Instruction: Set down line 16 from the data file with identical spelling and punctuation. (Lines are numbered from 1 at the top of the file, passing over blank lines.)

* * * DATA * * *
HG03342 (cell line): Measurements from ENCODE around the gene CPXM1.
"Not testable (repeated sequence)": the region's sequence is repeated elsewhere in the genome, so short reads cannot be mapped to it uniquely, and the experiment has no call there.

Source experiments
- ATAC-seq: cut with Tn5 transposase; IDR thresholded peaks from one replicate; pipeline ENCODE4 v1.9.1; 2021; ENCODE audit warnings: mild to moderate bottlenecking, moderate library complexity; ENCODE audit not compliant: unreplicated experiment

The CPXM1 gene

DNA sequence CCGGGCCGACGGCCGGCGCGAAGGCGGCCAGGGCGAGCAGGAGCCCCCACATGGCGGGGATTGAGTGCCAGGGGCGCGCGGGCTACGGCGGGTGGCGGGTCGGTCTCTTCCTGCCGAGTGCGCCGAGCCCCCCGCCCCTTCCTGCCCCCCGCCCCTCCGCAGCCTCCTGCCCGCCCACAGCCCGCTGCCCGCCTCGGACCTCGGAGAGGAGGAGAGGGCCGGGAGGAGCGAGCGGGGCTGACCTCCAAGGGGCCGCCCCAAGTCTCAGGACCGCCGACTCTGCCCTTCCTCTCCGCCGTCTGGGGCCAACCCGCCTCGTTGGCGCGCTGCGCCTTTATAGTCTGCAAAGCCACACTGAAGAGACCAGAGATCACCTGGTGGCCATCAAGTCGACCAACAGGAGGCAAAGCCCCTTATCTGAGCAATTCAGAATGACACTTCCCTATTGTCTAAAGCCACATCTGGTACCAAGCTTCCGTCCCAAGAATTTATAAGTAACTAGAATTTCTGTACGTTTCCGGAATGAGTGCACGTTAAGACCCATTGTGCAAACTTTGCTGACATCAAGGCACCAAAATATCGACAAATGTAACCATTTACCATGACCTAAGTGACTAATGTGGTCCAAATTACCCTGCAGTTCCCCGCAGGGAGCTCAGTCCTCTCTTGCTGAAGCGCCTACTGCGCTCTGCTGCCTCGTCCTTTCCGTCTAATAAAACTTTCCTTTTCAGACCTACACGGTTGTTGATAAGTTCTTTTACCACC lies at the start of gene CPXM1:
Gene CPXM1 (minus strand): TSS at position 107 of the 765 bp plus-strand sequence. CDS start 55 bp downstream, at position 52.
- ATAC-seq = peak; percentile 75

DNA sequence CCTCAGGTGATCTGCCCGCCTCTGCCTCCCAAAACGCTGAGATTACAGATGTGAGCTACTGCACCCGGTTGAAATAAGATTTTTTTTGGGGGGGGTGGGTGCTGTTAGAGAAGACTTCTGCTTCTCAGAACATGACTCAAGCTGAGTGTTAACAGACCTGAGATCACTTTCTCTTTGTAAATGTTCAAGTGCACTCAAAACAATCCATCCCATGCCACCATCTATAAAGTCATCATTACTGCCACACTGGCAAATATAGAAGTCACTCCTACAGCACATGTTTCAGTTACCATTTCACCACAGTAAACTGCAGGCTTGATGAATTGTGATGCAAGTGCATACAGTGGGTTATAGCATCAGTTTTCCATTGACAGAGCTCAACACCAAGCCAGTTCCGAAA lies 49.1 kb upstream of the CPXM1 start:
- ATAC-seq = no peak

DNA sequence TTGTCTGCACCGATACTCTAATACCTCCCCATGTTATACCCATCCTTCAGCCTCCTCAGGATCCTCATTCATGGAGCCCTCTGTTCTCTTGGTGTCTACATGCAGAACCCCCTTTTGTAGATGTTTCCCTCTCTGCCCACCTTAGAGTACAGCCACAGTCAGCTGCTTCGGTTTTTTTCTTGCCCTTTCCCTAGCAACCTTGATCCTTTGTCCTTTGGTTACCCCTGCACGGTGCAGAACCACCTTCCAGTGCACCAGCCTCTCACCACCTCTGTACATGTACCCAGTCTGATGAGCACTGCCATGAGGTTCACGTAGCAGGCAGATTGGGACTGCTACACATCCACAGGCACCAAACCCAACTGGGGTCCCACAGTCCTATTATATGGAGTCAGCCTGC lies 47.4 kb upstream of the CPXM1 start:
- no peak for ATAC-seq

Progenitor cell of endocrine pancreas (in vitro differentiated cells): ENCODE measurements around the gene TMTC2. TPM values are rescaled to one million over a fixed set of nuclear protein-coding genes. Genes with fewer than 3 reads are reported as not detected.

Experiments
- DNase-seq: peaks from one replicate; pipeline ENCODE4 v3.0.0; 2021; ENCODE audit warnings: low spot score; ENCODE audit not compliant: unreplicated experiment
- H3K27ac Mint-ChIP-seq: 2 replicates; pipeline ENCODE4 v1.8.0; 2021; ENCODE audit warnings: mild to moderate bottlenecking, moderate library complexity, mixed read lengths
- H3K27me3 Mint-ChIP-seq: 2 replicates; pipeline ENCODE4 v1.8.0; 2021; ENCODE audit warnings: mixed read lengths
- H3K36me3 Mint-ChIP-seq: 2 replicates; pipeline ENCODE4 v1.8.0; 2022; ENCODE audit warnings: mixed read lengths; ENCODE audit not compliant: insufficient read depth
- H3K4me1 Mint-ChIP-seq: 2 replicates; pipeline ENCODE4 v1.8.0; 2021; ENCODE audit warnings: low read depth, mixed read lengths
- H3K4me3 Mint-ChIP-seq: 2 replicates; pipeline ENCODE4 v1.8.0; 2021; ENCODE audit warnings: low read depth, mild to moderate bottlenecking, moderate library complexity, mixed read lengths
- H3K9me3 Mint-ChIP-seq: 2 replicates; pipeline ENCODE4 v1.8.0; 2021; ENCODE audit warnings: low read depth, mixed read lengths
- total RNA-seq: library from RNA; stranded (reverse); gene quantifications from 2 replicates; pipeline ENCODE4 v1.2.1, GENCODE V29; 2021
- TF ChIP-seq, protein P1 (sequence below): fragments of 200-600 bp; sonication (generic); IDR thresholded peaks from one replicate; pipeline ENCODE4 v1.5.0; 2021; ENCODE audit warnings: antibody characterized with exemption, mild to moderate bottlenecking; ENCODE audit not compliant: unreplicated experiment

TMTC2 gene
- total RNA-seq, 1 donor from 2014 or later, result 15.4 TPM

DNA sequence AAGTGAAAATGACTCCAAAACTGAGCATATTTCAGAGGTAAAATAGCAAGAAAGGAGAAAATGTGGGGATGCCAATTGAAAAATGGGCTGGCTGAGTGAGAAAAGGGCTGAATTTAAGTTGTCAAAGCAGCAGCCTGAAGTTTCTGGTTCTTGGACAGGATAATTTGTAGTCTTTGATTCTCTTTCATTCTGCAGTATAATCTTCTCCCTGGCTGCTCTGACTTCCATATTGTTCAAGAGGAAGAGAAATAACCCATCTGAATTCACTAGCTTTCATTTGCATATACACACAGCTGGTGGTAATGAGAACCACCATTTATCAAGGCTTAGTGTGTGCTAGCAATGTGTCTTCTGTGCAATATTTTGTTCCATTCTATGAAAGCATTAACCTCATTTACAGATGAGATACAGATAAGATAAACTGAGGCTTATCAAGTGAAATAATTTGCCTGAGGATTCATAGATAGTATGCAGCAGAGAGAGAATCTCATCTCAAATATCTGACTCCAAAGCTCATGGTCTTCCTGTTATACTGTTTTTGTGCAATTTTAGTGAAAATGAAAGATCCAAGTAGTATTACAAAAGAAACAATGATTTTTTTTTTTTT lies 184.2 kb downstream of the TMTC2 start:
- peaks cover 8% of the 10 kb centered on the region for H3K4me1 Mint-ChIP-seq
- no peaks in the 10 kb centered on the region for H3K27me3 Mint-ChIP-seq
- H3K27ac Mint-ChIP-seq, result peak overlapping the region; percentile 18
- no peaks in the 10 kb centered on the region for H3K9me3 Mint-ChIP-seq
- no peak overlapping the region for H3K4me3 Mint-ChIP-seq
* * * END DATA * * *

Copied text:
- H3K27ac Mint-ChIP-seq: 2 replicates; pipeline ENCODE4 v1.8.0; 2021; ENCODE audit warnings: mild to moderate bottlenecking, moderate library complexity, mixed read lengths